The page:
Clemson Professor Says Delay Bag Ban For Coronavirus Concerns


The state’s elected officials are turning a deaf ear to the growing chorus of scientists saying the ban of plastic bags set to go into effect in two days – on March 1 – carries a real risk of spreading the coronavirus.

The latest warning comes from Clemson University Professor Robert M. Kimmel, who contacted the State Department of Health and numerous elected officials, through Brooklyn architect and environmentalist Allen Moses, urging the state to at the very least postpone the ban on plastic bags and distribution of reusable bags until the threat of coronavirus spreading has passed.

“The recent study by Dr. Ryan Sinclair of Loma Linda University, cited by Mr. Moses in his communication, shows that coronavirus itself can be carried and spread by reusable grocery bags. The study concluded that a virus-contaminated reusable grocery bag presents a public health risk when brought into a grocery supermarket,” wrote Prof. Kimmel in an email chain cc’d to several dozen elected officials and agencies.

“The risk to public safety from requiring the use of reusable grocery bags while the coronavirus threat is growing and will, in the next few months, be at its peak, is not worth taking. I strongly urge that the ban on hygienic plastic grocery bags not be implemented until the coronavirus threat is past.”

Kimmel, the director of Clemson’s Packaging Science Program, which is part of the school’s Department of Food, Nutrition and Packaging Sciences, noted in the email that in 2015, he and colleagues at Clemson University published a comprehensive refereed study comparing the types of grocery bags in common use in the United States.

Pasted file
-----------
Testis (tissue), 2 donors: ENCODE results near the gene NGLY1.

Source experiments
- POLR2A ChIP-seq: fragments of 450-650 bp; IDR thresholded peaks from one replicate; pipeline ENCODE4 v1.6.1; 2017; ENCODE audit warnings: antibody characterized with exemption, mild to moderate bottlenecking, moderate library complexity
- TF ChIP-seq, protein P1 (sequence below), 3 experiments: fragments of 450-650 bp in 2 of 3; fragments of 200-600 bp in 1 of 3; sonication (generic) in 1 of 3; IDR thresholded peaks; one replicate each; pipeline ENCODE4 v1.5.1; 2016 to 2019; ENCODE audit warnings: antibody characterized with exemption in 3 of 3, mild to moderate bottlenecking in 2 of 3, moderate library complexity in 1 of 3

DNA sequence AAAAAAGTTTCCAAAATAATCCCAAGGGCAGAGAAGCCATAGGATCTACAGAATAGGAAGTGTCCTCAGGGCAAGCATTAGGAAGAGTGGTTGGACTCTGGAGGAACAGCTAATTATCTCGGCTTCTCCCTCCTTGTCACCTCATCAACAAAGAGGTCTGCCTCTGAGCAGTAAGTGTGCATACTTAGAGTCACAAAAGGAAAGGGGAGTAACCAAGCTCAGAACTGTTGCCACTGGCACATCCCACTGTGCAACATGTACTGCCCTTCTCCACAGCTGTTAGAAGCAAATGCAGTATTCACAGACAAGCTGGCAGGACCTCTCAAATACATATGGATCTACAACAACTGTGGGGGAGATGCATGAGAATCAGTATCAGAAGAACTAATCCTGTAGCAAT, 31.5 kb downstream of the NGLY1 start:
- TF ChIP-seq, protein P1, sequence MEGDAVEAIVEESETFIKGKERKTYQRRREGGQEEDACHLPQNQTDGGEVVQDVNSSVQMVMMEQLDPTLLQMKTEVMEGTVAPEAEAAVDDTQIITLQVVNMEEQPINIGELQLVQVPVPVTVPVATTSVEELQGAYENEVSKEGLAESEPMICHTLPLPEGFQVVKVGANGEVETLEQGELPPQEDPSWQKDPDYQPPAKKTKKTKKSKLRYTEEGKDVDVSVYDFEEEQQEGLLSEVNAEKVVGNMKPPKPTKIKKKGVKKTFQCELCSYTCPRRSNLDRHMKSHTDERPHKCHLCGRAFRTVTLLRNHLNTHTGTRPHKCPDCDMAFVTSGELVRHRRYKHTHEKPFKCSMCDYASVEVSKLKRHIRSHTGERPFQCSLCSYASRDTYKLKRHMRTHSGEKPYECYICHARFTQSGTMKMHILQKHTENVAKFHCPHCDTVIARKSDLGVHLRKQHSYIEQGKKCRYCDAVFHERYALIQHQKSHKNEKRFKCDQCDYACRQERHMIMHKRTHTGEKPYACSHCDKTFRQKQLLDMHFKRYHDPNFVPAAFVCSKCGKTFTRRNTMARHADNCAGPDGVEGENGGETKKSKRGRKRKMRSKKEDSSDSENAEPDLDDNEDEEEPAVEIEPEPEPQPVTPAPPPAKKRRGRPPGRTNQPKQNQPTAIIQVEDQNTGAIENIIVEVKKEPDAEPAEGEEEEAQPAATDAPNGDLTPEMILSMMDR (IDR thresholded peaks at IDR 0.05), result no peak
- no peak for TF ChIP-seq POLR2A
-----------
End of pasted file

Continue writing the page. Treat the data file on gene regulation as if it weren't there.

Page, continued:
“In this study, we noted the evidence that had accumulated at that time that reusable bags could easily and were highly likely to be contaminated with bacteria and viruses and could transfer this contamination to people by contact with supermarket check-out conveyors, grocery carts, kitchen counters and other surfaces.

“The health departments of many jurisdictions, including New York State, have therefore strongly urged consumers to frequently wash their reusable bags, even after every use, to reduce the likelihood of such transmission. Unfortunately, a study of consumer behavior conducted in 2014 by Edelman Berland showed that the vast majority of consumers do not head this advice,” wrote Kimmel.

Moses also shared email communications from Nov. 2018 between himself and Prof. Charles P. Gerba in the University Of Arizona Department of Soil, Water and Environmental Science, who is now working intensively on the coronavirus at a secure viral lab at the University of Arizona.

“We have been involved in two studies on the potential for microbial contamination of the bags by fecal bacteria. We collected over 100 reusable bags from grocery shoppers entering stories. We found a significant percentage to contain fecal bacteria, including Escherichia coli. We also interviewed shoppers concerning the use of the reusable bags and found that only 3% shoppers ever washed their reusable bags, likely explaining the large numbers of fecal bacteria we detected. Bags become contaminated with fecal bacteria from raw meat products or use from carrying other items which could be fecally contaminated,” wrote Gerba.

“Reusable grocery bags if not properly maintained (washing after each use) without a doubt increase the risk of spreading fecal microorganisms. This was already illustrated in an outbreak of the norovirus by the placement of bags containing food items on a restroom floor,” he added.

Kimmel’s warning comes after KCP broke the story earlier this week the bag ban could spread the coronavirus.

Moses has presented these scientific studies and more to City Council Member Brad Lander (D-Park Slope, Gowanus, Windsor Terrace, Kensington), who has been a driving force behind the plastic bag ban and whose office has been busy distributing reusable bags, other city and state elected officials, the New York State Plastic Bag Task Force that Gov. Cuomo created in March 2017 prior to the plastic bag ban law, and anybody who would listen.

Moses said there should have been an Environmental Impact Statement (EIS) conducted before the plastic bag ban was enacted and if that were done it would have shown clear scientific evidence that reusable bags spread disease.

“If the coronavirus spreads then scientists will check supermarket carts and checkouts and reusable bags. And heads will roll when citizens find out the politicians were warned in advance that their bag legislation put the public at risk,” said Moses.